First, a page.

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'We're here to do a sentence'

August 05, 2007|By ERIN JULIUS

According to William DiBuono, the Maryland Correctional Training Center doesn't have nearly enough correctional officers.

DiBuono might seem like an unlikely person to be calling for more officers. He's an inmate who has been housed at MCTC since November 2006.

DiBuono also has done time at Roxbury Correctional Institution and at prisons in the Jessup area.

Although it's larger, DiBuono said MCTC is better run that the prisons near Jessup.

"Up here, we know what to expect," he said. "If you maintain your attitude, the staff doesn't bother you."

When DiBuono served a 10-year sentence in the 1990s, gangs weren't as prevalent in the prisons as they are these days, he said.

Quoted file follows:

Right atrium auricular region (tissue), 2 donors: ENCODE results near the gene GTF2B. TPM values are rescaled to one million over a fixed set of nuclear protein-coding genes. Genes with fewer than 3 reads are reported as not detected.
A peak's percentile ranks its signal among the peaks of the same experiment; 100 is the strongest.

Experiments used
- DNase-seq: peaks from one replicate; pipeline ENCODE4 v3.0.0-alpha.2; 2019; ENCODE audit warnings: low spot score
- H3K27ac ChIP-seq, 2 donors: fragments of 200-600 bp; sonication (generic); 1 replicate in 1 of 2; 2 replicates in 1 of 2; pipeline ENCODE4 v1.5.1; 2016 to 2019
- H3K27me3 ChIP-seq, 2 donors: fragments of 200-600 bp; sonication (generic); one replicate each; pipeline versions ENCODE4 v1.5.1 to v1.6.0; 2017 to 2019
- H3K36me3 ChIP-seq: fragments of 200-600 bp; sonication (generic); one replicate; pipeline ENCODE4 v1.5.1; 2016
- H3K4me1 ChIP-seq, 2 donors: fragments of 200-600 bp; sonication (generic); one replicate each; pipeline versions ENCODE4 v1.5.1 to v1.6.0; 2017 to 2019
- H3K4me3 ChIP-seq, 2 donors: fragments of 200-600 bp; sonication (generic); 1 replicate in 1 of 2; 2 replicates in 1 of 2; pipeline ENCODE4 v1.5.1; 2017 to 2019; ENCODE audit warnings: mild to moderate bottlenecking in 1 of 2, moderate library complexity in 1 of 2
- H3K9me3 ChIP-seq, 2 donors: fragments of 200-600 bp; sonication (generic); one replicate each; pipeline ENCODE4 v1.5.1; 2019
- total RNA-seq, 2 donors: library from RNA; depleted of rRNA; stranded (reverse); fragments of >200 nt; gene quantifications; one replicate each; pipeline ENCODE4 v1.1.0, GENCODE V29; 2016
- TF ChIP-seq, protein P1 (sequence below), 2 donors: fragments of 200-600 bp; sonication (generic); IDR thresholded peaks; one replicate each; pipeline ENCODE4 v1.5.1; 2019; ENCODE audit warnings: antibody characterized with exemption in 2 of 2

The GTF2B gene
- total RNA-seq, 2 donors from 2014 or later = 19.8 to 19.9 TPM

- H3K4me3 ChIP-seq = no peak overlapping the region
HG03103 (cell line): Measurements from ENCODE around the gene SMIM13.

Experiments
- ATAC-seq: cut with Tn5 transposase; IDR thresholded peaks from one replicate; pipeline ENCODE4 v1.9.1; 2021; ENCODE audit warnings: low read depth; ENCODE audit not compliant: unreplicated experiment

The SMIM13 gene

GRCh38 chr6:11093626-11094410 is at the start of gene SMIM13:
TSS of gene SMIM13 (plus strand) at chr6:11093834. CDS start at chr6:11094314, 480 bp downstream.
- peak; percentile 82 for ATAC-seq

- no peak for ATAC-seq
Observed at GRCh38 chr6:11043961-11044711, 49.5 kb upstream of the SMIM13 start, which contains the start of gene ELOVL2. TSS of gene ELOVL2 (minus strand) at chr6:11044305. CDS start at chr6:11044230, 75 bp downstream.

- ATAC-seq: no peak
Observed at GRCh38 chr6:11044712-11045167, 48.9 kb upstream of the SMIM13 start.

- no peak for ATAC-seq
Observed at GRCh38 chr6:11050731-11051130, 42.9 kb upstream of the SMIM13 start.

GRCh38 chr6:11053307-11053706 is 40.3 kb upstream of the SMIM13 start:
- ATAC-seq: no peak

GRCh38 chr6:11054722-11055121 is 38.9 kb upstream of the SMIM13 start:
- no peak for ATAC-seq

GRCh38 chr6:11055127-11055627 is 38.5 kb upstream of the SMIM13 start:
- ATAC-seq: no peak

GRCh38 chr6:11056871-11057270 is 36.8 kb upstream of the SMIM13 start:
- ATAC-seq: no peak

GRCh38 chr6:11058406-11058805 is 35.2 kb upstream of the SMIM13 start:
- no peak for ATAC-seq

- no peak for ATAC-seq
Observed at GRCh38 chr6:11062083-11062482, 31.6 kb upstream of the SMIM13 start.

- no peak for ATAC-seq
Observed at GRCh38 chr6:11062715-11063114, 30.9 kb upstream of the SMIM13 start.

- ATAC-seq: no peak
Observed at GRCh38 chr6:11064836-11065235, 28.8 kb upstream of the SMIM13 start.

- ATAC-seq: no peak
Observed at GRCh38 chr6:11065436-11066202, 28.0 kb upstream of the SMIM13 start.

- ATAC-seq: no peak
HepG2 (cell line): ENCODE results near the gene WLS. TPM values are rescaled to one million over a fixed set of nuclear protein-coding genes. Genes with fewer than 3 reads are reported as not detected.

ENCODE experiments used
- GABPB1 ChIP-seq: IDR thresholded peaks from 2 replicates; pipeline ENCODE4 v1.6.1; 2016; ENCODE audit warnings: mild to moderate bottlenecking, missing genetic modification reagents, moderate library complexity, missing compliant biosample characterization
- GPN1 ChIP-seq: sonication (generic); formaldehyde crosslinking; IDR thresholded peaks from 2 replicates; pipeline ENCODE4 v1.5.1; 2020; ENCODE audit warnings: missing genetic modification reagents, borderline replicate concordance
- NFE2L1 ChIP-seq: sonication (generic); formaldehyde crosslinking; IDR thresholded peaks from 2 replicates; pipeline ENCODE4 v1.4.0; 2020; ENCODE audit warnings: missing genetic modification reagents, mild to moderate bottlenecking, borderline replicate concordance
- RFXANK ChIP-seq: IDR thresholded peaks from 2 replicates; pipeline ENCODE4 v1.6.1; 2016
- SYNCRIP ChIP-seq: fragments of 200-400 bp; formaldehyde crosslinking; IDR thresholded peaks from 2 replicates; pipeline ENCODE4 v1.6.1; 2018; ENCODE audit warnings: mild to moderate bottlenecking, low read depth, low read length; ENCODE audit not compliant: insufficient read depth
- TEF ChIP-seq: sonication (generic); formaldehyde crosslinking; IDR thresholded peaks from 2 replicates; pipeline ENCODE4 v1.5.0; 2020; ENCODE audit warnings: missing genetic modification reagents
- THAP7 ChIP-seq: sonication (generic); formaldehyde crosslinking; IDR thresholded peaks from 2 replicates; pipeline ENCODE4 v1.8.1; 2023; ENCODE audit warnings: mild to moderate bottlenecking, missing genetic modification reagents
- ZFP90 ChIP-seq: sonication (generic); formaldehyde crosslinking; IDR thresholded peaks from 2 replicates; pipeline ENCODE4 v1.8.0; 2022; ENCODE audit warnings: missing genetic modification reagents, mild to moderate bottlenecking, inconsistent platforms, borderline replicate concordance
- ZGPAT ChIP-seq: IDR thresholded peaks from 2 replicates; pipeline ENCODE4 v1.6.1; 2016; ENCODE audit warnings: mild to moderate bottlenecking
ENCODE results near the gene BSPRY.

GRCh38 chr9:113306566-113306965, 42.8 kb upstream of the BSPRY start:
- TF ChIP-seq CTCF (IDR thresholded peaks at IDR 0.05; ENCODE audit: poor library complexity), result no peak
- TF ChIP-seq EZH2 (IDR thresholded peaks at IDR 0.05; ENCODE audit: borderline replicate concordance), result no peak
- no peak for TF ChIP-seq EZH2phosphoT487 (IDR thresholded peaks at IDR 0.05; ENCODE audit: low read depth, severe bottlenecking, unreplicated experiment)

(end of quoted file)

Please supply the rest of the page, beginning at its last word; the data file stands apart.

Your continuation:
These days, inmates even have to watch what color tennis shoes they wear so they don't inadvertently wear gang colors, he said.

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DiBuono lives in honor housing, and has the privilege of carrying a key to his cell. He is one of the few inmates who doesn't have to live with a cellmate.

DiBuono spends much of his day, from 8 a.m. to 8 p.m., in programs. He's part of MCTC's Gaudenzia Therapeutic Community. Gaudenzia is geared to people affected by chemical dependency, mental illness and related illnesses, according to materials provided by MCTC staff.

He transferred to MCTC from the Jessup area to participate in the program, DiBuono said.

When he graduates from the program, he'll be considered for work release. Eventually, he wants to return to Allegany County, earn his mining certificate and work in a coal mine.

Until then, DiBuono said he lives by a motto.

"They're here to do a job, we're here to do a sentence ... The easier those go, the easier my day is."

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